From Round to Square (and back)

For The Emperor's Teacher, scroll down (↓) to "Topics." It's the management book that will rock the world (and break the vase, as you will see). Click or paste the following link for a recent profile of the project:

A new post appears every day at 12:05* (CDT). There's more, though. Take a look at the right-hand side of the page for over four years of material (2,000 posts and growing) from Seinfeld and country music to every single day of the Chinese lunar calendar...translated. Look here ↓ and explore a little. It will take you all the way down the page...from round to square (and back again).
*Occasionally I will leave a long post up for thirty-six hours, and post a shorter entry at noon the next day.

Monday, February 4, 2013

China's Lunar Calendar 2013 02-04

Click here for the introduction to the Round and Square series "Calendars and Almanacs" 
Today's date is marked by the following asterisk:                   *
[a] February 1-9, 2013
This is the first post in a series that will go on-and-on—following the movements of the calendar—in Round and Square perpetuity. It is today's date in the Chinese lunar calendar, along with basic translation and minimal interpretation. Unless you have been studying lunar calendars (and Chinese culture) for many years, you will likely find yourself asking "what does that mean?" I would caution that "it" doesn't "mean" any one thing. There are clusters of meaning, and they require patience, reflection, careful reading, and, well, a little bit of ethnographic fieldwork. The best place to start is the introduction to "Calendars and Almanacs" on this blog. I teach a semester-long course on this topic and, trust me, it takes a little bit of time to get used to the material. Some of the material is readily accessible; some of it is impenetrable, even after many years.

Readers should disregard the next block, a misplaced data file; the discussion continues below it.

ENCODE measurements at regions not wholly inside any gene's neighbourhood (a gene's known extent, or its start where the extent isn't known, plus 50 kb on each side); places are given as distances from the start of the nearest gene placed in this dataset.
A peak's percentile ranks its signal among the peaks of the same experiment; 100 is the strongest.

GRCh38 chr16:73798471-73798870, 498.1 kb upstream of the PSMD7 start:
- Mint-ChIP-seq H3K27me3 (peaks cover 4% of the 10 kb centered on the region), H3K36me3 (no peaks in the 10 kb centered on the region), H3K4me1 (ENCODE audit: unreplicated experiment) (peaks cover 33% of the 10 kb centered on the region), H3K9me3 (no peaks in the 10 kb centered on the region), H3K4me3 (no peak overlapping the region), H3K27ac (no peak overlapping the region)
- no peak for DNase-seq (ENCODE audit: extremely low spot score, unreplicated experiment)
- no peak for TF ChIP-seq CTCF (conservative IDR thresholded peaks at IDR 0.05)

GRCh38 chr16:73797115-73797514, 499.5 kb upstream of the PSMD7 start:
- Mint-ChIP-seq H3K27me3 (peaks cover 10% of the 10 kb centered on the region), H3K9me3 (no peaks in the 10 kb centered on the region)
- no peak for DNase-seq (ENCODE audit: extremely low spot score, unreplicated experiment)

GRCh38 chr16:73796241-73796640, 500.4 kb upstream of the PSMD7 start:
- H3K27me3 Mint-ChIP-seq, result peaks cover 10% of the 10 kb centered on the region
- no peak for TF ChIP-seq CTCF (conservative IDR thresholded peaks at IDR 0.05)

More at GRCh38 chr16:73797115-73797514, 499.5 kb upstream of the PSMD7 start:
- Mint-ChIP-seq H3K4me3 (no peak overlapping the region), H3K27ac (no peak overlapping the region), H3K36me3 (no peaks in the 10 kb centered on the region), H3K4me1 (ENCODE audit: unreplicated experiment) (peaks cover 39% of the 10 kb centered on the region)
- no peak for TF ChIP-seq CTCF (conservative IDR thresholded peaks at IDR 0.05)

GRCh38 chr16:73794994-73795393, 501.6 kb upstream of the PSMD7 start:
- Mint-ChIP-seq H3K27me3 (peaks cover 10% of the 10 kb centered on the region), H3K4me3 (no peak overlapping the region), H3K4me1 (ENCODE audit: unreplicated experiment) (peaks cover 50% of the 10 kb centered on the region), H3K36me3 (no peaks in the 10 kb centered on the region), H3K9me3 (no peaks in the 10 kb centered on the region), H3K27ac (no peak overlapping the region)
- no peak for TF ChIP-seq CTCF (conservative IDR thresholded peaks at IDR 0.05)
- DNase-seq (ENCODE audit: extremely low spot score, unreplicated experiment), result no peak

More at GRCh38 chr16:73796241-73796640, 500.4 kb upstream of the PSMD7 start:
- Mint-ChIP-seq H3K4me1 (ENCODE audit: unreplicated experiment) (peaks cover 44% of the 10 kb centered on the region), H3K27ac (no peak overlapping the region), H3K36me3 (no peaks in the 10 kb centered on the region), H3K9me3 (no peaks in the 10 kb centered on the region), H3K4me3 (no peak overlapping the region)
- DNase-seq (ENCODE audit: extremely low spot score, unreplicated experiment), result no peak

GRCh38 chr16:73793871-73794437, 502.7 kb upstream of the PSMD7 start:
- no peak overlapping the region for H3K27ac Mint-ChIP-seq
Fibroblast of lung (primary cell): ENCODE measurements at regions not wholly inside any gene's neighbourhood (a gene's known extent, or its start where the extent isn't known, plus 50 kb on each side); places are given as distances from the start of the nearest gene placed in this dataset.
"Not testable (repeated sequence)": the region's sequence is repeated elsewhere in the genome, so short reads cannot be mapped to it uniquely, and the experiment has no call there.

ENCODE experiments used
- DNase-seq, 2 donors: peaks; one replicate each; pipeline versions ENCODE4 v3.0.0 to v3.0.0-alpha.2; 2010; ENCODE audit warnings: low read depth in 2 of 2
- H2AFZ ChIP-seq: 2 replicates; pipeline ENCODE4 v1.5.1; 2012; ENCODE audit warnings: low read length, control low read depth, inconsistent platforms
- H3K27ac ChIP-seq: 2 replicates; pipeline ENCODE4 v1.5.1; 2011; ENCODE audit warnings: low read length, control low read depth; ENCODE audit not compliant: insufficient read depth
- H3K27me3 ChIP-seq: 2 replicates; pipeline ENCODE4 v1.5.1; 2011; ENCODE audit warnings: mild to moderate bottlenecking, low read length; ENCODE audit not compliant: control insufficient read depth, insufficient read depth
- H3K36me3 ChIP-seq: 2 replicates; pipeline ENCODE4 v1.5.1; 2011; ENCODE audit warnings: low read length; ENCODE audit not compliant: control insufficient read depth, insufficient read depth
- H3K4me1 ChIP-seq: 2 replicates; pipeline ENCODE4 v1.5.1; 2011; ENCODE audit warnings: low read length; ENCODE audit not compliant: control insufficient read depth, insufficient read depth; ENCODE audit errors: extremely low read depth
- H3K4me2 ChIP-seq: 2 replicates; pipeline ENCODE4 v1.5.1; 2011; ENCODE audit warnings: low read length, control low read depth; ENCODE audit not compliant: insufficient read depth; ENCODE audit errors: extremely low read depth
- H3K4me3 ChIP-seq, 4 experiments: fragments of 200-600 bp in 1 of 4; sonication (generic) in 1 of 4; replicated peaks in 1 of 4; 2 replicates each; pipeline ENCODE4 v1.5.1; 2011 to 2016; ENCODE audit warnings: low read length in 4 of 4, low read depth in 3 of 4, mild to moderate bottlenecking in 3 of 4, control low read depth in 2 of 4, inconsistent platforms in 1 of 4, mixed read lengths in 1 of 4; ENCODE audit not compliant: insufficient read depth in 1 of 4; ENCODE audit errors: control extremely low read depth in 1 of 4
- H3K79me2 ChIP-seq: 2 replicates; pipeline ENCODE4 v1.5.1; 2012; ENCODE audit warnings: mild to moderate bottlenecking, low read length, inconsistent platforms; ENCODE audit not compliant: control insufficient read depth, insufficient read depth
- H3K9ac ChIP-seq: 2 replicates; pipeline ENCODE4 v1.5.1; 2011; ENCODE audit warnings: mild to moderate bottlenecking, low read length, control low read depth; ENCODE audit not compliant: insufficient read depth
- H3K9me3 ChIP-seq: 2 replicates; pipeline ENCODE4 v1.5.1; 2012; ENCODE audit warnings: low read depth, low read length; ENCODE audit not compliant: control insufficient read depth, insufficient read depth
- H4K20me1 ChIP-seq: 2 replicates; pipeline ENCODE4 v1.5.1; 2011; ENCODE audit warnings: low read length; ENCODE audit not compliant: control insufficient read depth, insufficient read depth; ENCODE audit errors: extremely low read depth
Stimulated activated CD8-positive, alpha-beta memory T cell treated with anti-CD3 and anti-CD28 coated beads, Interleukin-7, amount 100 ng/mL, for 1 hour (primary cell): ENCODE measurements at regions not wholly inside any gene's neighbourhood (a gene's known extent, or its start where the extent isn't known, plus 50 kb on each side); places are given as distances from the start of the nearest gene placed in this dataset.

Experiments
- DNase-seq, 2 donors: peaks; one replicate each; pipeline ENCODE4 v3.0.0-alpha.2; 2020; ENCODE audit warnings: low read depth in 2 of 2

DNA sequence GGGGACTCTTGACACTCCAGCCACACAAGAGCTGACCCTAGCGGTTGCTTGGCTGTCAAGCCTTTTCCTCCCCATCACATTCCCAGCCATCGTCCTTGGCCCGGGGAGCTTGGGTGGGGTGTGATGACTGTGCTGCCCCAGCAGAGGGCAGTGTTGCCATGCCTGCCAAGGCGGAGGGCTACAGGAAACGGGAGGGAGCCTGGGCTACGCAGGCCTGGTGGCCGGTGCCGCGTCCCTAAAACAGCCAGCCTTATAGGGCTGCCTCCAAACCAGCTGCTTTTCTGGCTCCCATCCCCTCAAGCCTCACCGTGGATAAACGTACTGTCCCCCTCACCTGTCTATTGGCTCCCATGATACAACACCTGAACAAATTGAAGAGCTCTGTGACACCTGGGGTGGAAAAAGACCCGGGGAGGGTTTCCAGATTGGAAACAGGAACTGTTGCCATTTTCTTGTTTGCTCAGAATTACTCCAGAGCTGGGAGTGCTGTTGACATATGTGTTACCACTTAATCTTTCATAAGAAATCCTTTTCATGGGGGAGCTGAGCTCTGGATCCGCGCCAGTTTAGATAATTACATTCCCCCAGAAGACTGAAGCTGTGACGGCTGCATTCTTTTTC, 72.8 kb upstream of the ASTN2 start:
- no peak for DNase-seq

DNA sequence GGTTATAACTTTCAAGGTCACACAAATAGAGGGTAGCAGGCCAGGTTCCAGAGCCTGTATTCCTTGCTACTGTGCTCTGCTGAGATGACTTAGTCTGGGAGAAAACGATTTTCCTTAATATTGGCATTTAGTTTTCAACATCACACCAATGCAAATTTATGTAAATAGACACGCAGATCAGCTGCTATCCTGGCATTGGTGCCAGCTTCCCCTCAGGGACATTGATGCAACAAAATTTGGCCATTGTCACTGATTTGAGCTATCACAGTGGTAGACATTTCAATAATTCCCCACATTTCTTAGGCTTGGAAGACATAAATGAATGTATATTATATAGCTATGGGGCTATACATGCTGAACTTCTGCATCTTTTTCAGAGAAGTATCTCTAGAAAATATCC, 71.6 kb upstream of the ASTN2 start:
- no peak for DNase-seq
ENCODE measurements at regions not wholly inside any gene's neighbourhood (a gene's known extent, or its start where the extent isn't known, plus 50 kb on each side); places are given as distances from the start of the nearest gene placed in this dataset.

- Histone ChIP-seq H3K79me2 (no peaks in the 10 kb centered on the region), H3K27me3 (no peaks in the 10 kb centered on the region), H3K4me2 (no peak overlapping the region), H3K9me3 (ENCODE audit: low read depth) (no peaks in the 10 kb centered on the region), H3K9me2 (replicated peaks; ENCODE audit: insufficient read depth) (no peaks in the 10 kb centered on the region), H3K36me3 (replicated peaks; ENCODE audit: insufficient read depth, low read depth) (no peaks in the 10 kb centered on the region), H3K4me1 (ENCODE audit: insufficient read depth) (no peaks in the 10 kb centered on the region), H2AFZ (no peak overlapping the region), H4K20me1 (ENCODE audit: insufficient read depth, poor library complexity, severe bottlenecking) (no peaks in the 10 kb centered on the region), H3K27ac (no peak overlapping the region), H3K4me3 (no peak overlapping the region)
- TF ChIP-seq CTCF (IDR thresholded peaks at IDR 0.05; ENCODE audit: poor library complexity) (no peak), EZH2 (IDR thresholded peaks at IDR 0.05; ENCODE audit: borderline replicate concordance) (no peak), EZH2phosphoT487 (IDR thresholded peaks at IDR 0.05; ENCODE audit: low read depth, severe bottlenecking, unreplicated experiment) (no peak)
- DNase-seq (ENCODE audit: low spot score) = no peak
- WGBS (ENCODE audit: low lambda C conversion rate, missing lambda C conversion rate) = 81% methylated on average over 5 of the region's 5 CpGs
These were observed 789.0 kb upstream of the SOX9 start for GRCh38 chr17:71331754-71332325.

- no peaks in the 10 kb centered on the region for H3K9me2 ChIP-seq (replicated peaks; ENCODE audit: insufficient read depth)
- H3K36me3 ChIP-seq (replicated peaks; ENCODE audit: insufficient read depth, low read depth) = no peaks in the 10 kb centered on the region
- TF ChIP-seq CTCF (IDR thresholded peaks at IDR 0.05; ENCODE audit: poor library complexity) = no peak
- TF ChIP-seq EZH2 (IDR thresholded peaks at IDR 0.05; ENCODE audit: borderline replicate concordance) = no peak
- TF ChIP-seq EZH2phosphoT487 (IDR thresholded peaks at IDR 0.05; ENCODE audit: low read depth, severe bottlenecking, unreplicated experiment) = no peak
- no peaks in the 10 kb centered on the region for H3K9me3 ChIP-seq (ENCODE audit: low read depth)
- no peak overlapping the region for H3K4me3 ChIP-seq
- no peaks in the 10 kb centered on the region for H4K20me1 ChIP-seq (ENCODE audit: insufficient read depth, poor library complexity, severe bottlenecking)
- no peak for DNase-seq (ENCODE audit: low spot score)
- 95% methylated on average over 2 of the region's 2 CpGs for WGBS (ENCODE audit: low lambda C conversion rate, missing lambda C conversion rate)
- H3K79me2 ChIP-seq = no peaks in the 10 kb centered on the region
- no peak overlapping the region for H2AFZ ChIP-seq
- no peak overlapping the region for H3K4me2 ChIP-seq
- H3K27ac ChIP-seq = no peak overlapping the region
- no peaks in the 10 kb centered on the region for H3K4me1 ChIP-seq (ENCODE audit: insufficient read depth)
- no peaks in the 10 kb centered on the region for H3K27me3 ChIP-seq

As time goes on, I will link all of the sections to lengthy background essays. This will take a while. In the meantime, take a look, read the introduction, and think about all of the questions that emerge from even a quick look at the calendar.
Section One
Solar Calendar Date

Fourth Day
Weekday One
(Monday, February 4) 
Section Two
Beneficent Stars
Lunar Virtue
Gathering Days
Section Three
Auspicious Hours
23:00-01:00 In-Between
01:00-03:00 Auspicious 
03:00-05:00 Auspicious
05:00-07:00 In-Between
07:00-09:00 In-Between
09:00-11:00 Auspicious
11:00-13:00 Auspicious
13:00-15:00 Inauspicious
15:00-17:00 Inauspicious
17:00-19:00 In-Between
19:00-21:00 In-Between
21:00-23:00 Inauspicious 
*The hours above are for Hong Kong. It is up to you if you want to recalibrate or to assume that the cyclicality of
 the calendar "covers" the rest of the world. This is a greater interpretive challenge than you might think.
Section Four
Activities to Avoid

Fermenting Beverages
Moving Earth
 Section Five
 Cosmological Information

Twenty-fourth day (twelfth lunar month)
Cyclical day: xinchou (38/60)
Phase (element): Earth 
Constellation: Danger
Jianchu Cycle: "Closed" 
Section Six
Appropriate Activities 
(and Meteorological Information)
Beginning of Spring (1/24 solar cycles)
Begins 00:13
Appropriate Activities: Plugging and repairing
East Wind Melts the Ice (1/72 mini-cycles of the solar year)
Miscellaneous Matter: Fire Star, Earth Charm 
 Section Seven
Inauspicious Stars
Section Eight
Miscellaneous Activities

Toilet, Stove

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